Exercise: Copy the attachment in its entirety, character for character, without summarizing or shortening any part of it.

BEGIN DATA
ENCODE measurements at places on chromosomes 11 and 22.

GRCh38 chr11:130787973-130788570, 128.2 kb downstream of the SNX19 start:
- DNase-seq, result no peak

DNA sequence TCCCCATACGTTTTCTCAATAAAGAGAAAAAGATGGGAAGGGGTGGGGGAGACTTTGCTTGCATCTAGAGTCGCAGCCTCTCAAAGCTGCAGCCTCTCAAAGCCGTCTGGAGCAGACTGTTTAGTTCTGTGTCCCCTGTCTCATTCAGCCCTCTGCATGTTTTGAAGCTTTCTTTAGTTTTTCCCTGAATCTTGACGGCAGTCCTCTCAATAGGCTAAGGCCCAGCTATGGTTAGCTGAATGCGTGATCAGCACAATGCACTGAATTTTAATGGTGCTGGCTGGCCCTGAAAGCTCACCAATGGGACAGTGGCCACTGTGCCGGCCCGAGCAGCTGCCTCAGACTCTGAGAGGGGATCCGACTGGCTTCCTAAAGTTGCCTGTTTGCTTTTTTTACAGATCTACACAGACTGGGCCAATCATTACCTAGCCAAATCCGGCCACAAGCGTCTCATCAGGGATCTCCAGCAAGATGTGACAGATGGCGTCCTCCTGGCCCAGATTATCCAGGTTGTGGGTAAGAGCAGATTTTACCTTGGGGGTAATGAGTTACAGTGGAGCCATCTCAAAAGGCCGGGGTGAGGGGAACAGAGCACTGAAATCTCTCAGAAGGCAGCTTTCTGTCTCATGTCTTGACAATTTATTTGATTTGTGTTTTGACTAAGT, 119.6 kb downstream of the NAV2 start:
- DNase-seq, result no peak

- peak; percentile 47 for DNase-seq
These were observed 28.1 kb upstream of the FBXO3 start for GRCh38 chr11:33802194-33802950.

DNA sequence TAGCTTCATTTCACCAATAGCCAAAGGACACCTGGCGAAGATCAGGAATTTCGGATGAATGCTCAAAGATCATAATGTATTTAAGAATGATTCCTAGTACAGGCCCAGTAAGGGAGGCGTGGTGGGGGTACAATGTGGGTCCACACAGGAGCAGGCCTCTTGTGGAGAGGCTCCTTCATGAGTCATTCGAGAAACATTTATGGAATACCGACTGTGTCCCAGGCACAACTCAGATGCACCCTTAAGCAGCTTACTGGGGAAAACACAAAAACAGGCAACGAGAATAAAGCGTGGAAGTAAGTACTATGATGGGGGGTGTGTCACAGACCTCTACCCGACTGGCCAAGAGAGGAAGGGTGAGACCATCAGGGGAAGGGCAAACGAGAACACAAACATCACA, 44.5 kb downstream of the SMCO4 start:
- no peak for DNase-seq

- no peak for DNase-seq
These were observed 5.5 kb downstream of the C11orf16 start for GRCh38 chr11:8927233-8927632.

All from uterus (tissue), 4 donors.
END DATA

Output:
ENCODE measurements at places on chromosomes 11 and 22.

GRCh38 chr11:130787973-130788570, 128.2 kb downstream of the SNX19 start:
- DNase-seq, result no peak

DNA sequence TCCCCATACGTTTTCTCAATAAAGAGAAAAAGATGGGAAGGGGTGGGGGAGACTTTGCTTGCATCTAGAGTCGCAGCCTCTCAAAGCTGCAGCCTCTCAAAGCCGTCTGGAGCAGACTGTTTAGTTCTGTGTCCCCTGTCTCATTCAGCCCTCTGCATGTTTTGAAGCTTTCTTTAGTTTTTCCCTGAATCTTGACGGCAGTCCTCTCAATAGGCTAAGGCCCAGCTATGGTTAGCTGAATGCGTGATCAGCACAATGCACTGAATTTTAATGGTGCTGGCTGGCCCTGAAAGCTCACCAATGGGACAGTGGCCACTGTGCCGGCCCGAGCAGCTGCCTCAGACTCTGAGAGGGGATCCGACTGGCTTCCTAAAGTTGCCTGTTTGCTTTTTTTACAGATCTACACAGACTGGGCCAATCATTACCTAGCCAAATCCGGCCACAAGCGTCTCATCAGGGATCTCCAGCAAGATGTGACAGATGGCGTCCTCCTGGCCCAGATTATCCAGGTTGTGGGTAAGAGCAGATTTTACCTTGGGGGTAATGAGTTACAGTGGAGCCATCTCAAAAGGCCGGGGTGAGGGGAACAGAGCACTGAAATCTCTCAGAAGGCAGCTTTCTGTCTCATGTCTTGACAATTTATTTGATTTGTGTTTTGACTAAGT, 119.6 kb downstream of the NAV2 start:
- DNase-seq, result no peak

- peak; percentile 47 for DNase-seq
These were observed 28.1 kb upstream of the FBXO3 start for GRCh38 chr11:33802194-33802950.

DNA sequence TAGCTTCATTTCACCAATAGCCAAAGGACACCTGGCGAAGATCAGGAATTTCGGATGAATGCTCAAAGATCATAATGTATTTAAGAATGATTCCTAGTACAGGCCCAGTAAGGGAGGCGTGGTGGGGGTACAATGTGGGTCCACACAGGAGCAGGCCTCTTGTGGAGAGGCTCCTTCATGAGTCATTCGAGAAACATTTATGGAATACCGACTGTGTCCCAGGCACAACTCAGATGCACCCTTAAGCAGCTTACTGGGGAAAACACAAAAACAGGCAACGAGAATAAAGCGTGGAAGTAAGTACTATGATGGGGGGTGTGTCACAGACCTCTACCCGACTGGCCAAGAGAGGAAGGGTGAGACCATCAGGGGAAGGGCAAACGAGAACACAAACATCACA, 44.5 kb downstream of the SMCO4 start:
- no peak for DNase-seq

- no peak for DNase-seq
These were observed 5.5 kb downstream of the C11orf16 start for GRCh38 chr11:8927233-8927632.

All from uterus (tissue), 4 donors.